The "nap of the earth" seems to have been coined in the last half century - presumably from the time that electronic aids allowed pilots to fly for extended periods at low level in variable weather. I first saw it in a computer game about helicopters in the 70s. It's common in air forces and among computer flight simulator fans. Also known as "NOE". It means following the contours of the earth so your craft is always the same distance from the ground.

"nap" in the "cloth fibre" sense fits neatly here because it fits the idea of a surface with little bumps and protuberances. For those who espouse the "nape" theory, I would ask "In what sense does the earth have a nape?"

John Dean
Oxford
Students: We have free audio pronunciation exercises.
That's the first I've heard of that idiom. Who uses it, and what's it supposed to mean?

"nap" has been around for centuries, meaning the short projection of fibres sticking up (usually almost imperceptibly) from a cloth ... protuberances. For those who espouse the "nape" theory, I would ask "In what sense does the earth have a nape?"

The earth has a nape in the sense that it has a
contour that is tricky to follow, requiring close
attention from the barber who is producing the
GI or burr haircut that was universal in my youth before the Beatles, time of early Viet Nam. He has to work between the cords of the neck ("Bend your
head forward"), to shave it clean.
I do like your example of "nap" as relating to the lie of the cloth on a snooker table, and the fact that it matters to the experienced snooker player. (I have played snooker and pool very few times; I missed that part.)

The nap of carpet still evokes, for me, "bumps and protruberances" that are too trivial, by far. No one traverses a carpet with care for the nap. Your
snooker table seems more reasonable than that.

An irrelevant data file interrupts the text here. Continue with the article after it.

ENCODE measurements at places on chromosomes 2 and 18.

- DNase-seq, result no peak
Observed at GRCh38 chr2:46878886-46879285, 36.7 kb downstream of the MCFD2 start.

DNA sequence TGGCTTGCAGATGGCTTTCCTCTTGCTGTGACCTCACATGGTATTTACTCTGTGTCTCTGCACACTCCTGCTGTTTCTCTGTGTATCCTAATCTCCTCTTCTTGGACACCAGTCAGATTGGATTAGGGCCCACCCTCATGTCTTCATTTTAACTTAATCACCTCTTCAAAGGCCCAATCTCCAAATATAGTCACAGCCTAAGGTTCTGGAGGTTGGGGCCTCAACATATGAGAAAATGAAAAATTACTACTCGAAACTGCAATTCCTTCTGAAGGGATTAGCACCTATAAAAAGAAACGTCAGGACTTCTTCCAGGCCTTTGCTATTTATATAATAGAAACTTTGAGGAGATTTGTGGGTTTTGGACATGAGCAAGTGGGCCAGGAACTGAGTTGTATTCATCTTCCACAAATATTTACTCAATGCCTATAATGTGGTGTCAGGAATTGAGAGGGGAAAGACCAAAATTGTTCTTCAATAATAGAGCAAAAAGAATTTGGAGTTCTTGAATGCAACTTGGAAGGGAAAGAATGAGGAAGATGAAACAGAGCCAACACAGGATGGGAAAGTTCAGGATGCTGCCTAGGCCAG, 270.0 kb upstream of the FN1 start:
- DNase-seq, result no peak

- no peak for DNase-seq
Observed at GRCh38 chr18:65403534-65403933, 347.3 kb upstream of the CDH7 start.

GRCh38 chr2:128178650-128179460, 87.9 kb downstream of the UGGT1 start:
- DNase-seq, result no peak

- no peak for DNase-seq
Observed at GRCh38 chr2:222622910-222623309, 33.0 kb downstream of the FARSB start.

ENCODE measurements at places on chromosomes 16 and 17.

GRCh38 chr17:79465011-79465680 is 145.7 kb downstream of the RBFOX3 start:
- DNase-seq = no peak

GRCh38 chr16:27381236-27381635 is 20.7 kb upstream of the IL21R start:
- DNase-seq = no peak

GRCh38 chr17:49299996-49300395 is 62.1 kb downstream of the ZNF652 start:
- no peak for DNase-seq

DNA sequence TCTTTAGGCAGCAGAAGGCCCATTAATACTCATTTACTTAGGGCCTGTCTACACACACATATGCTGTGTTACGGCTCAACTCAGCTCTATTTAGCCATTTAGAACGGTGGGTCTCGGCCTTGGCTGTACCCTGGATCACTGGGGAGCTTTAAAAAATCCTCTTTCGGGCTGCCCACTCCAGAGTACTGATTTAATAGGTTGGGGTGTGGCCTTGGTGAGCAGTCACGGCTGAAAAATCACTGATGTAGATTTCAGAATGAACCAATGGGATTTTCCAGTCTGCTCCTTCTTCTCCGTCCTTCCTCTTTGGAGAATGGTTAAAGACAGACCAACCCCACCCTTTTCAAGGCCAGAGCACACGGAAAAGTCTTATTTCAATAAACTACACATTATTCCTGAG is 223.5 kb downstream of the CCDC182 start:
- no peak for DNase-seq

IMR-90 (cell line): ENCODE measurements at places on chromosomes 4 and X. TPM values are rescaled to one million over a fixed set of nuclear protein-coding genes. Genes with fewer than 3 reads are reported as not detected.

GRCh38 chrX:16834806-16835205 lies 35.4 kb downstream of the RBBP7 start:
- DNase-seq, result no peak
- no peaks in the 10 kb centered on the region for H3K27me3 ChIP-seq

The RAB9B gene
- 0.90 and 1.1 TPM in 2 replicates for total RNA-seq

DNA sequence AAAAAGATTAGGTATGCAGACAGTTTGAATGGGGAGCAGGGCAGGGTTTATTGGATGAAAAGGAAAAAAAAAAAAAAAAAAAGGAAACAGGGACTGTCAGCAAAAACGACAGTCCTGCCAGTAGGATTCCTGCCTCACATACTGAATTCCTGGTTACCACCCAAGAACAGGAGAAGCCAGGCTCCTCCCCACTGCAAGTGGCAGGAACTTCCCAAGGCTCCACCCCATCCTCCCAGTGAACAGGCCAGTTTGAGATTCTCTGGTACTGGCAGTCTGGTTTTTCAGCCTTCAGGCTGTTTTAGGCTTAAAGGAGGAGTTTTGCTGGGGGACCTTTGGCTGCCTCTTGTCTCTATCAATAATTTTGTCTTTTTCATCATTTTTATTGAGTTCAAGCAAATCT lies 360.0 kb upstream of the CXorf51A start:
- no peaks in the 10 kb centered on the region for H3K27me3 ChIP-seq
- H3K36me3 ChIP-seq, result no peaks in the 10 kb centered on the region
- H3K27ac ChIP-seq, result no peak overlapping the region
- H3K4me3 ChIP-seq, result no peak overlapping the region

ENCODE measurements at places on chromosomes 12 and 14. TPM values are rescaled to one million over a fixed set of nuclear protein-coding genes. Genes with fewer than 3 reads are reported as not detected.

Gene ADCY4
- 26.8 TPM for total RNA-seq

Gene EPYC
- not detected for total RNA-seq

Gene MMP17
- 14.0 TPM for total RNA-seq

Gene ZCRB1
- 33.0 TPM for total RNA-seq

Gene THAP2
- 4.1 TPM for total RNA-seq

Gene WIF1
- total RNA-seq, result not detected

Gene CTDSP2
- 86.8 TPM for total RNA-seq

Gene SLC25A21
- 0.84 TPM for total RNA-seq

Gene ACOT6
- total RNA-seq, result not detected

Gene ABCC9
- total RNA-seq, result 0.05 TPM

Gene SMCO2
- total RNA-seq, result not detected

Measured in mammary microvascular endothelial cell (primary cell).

But I still like my "nape."

Rich Ulrich, (Email Removed)
http://www.pitt.edu/~wpilib/index.html
Richard Ulrich filted:
The nap of carpet still evokes, for me, "bumps and protruberances" that are too trivial, by far. No one traverses a carpet with care for the nap.

One might, if one is a manx kitten with untrimmed supernumerary claws (former girlfriend's sister's roommate's pet), or Scooter (pet cockatiel of one of my neighbors circa 1986, who had a tendency to snag a talon on the pile and trip himself)..r
That's the first I've heard of that idiom. Who uses it, and what's it supposed to mean?

"nap" has been around for centuries, meaning the short projection of fibres sticking up (usually almost imperceptibly) from a cloth ... protuberances. For those who espouse the "nape" theory, I would ask "In what sense does the earth have a nape?"

Thanks - I kneww about the nap of cloth (a towel is an obvious crude example, and some have thought that "nappy" is derived from that rather than "napkin".

But I wasn't aware of the "nap of the earth" meaning, which I take it is akin to "tree-topping". Not that I'd trust such an electronic device what doe it do if you're approaching a 3000ft cliff?

Steve Hayes from Tshwane, South Africa
http://www.geocities.com/Athens/7734/stevesig.htm
E-mail - see web page, or parse: shayes at dunelm full stop org full stop uk